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What If Obamacare Was A Fighter Jet?

2:57 pm in Uncategorized by JP Sottile

Imagine if you will … an epic government failure.

Chronic mismanagement and cost over-runs. Incomplete software coding, timely political donations and undelivered promises. And zero accountability.

Now, imagine the outrage.

No, really. You will actually have to imagine the outrage.

That’s because The Great American Outrage Machine™ has no interest in generating a scandal around the ultimate example of government failure: the F-35 fighter jet.

Like the comically bad roll-out of the Affordable Care Act’s website, the long-delayed and often-rejiggered F-35 program is a costly disaster rife with technological snafus, software problems and repeated contractor incompetence.

Unlike the circle-jerk of posturing, pontification and media preoccupation that gave us The Shutdown of 2013, the “first $1 trillion weapon system in history” has quietly metastasized into a debacle that is, to quote Sen. John McCain, “worse than a disgrace.”

And although increasingly well-compensated contractors will “surge” over the next few weeks to remediate the epic fail of a healthcare website that has ballooned from an estimated cost of $94 million to over $400 million, it pales in comparison to an “aerospace megaproject” that is seven years behind schedule and 70% over the initial budget estimate of $233 billion—all to deliver 409 fewer planes than originally planned.

Even worse, a recent report by the Pentagon’s Inspector General detailed an array of management and quality-assurance problems at Lockheed Martin’s production facility in Fort Worth, Texas, all of which contributed to over 200 repairs on each plane. Of course, each of those repairs translates into added cost to the taxpayer-funded program. Citing the report, McClatchy’s James Rosen noted that beyond the 28 “major” problems among the total of 70 found at Lockheed’s Fort Worth facility, there were another 119 “major issues at Lockheed’s five main subcontractors’ plants.”

Despite these problems, the F-35 program soldiered on through the Congressional budget process, thus far emerging both “unscathed” by budget battles and immune to the “indiscriminate” cuts imposed by The Sequester.

Perhaps not coincidentally, the IG’s report was completed at the end of 2012, but was not released until September 30th of this year—months after the House approved $600 billion of Pentagon spending and weeks after the Senate Armed Service Committee submitted its slightly less fruitful version of the defense spending bill.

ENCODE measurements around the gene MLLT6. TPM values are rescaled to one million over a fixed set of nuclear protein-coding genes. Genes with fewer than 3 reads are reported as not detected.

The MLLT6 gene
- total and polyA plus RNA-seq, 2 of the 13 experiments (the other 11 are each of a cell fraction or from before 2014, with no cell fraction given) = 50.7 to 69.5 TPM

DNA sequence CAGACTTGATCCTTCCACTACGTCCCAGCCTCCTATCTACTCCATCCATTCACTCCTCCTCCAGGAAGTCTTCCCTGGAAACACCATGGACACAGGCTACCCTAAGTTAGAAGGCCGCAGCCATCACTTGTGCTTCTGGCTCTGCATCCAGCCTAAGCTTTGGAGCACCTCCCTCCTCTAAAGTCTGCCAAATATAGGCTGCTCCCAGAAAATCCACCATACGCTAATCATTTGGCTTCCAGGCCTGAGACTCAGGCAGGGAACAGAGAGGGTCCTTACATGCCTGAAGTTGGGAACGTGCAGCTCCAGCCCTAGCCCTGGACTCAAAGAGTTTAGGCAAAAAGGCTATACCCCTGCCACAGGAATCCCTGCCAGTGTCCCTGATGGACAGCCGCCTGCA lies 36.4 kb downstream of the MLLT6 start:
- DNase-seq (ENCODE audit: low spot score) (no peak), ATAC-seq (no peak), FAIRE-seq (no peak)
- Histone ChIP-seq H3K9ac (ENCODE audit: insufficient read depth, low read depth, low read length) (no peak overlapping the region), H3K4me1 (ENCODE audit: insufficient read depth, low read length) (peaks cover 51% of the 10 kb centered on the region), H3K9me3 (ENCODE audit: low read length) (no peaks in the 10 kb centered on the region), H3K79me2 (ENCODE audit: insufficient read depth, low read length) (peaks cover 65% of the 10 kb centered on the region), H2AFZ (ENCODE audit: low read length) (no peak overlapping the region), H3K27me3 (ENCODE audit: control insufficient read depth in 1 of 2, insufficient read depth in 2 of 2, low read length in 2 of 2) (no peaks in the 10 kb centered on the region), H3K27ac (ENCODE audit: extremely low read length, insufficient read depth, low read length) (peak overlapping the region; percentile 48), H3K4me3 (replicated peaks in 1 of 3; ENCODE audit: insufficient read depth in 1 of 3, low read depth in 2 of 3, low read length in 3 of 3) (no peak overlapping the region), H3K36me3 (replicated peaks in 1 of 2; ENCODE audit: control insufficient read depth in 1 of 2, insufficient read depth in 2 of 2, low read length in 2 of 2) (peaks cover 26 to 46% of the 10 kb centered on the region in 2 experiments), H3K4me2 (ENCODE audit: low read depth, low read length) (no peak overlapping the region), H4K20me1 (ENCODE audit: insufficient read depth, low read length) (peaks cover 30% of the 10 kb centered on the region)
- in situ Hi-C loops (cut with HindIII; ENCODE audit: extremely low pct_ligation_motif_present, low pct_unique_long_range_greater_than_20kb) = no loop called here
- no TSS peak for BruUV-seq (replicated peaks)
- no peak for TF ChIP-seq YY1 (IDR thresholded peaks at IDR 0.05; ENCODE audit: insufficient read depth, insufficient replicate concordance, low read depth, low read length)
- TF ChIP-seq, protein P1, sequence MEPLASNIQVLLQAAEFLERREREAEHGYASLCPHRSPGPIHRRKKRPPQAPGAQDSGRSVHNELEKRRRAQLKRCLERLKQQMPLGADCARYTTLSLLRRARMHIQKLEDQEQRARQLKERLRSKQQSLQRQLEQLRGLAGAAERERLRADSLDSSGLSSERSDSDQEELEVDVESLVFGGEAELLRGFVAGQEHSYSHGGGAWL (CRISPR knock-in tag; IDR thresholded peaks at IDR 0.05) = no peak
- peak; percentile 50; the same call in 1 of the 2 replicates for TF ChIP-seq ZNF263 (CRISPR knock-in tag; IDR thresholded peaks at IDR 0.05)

And Lockheed used the long interregnum between the completion and release of the IG’s report to simply dismiss its claims as “out-of-date” and functionally irrelevant. It is true that Lockheed has trimmed the per plane cost from, according to the Project on Government Oversight, a peak of $161 million per plane to $133 million in 2012 and, if Lockheed is to be believed, downward over the next few years to somewhere between $114 million and $156 million per plane, depending on model specifications, engine options, retrofits and upgrades.

If these numbers are a bit mind-boggling, it is only the tip of a giant contracting iceberg uncovered by Adam Ciralsky in a lengthy Vanity Fair exposé of the F-35 program. It reads like anti-government porn for hot and bothered budget hawks. Here are some of the “sexier” details:

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Military-Industrial Complexities

11:17 am in Uncategorized by JP Sottile

The Great Sequester Hoo-Hah is upon us!

A quick rundown of stories I collected today reads like a dipstick plunged into the perpetual engine of wealth reallocation, which is exactly what the defense budget is, has been and will be so long as the Two-Party collaboration drapes its political fortunes with the flag.

>>There’s gold in them-thar overruns!

The F-35 anti-radar jet is seven years behind schedule. Project cost: $395.7 billion

Ships Leaking $37 Billion Reflect Eisenhower’s Warning

>>Watchdogs bark and then nibble.

Lockheed agrees to $19.5 mln class-action accord: court papers

>>Don’t worry. Be happy (and modernized)!

Lockheed awarded F-22 modernization contract worth up to $6.9 bln

>>No, really. We are running out of money.

Pentagon informs Congress of plans to furlough 800K civilian workers

U.S. Army Pressures Congress With State-by-State Effects of Sequestration

>>Who wants to play a game of Chicken-Hawk?

Defense-Cut Hypocrisy Makes GOP Converge With Democrats

Meet 6 Politicians Getting Rich from America’s Endless Wars

>>Whisper words of wisdom, let it be.

If No Deal is Struck, Four-in-Ten Say Let the Sequester Happen

by The Newsvandal